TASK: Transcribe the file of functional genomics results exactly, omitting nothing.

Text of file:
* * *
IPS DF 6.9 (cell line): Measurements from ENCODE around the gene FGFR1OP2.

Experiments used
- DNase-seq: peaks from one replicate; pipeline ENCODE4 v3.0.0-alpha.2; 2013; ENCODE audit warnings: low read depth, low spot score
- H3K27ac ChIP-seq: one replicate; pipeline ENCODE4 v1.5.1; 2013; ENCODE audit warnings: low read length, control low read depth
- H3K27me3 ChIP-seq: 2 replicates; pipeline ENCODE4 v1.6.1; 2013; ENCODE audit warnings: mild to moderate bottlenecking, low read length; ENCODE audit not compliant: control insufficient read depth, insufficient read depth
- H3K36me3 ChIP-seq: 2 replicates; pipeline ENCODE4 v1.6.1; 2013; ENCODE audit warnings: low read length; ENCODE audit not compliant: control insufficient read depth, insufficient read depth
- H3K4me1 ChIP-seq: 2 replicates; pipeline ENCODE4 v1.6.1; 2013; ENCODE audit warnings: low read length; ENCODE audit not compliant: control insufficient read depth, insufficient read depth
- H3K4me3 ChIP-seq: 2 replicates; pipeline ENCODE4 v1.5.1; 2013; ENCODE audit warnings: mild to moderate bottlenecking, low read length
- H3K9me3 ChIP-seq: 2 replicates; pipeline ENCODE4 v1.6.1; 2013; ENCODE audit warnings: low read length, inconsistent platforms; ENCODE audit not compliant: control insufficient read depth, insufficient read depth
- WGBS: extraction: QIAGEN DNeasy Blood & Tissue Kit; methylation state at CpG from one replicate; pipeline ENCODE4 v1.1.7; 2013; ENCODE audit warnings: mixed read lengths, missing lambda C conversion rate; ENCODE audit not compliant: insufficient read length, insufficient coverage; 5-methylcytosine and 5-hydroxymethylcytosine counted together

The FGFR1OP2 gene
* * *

IPS DF 6.9 (cell line): Measurements from ENCODE around the gene FGFR1OP2.

Experiments used
- DNase-seq: peaks from one replicate; pipeline ENCODE4 v3.0.0-alpha.2; 2013; ENCODE audit warnings: low read depth, low spot score
- H3K27ac ChIP-seq: one replicate; pipeline ENCODE4 v1.5.1; 2013; ENCODE audit warnings: low read length, control low read depth
- H3K27me3 ChIP-seq: 2 replicates; pipeline ENCODE4 v1.6.1; 2013; ENCODE audit warnings: mild to moderate bottlenecking, low read length; ENCODE audit not compliant: control insufficient read depth, insufficient read depth
- H3K36me3 ChIP-seq: 2 replicates; pipeline ENCODE4 v1.6.1; 2013; ENCODE audit warnings: low read length; ENCODE audit not compliant: control insufficient read depth, insufficient read depth
- H3K4me1 ChIP-seq: 2 replicates; pipeline ENCODE4 v1.6.1; 2013; ENCODE audit warnings: low read length; ENCODE audit not compliant: control insufficient read depth, insufficient read depth
- H3K4me3 ChIP-seq: 2 replicates; pipeline ENCODE4 v1.5.1; 2013; ENCODE audit warnings: mild to moderate bottlenecking, low read length
- H3K9me3 ChIP-seq: 2 replicates; pipeline ENCODE4 v1.6.1; 2013; ENCODE audit warnings: low read length, inconsistent platforms; ENCODE audit not compliant: control insufficient read depth, insufficient read depth
- WGBS: extraction: QIAGEN DNeasy Blood & Tissue Kit; methylation state at CpG from one replicate; pipeline ENCODE4 v1.1.7; 2013; ENCODE audit warnings: mixed read lengths, missing lambda C conversion rate; ENCODE audit not compliant: insufficient read length, insufficient coverage; 5-methylcytosine and 5-hydroxymethylcytosine counted together

The FGFR1OP2 gene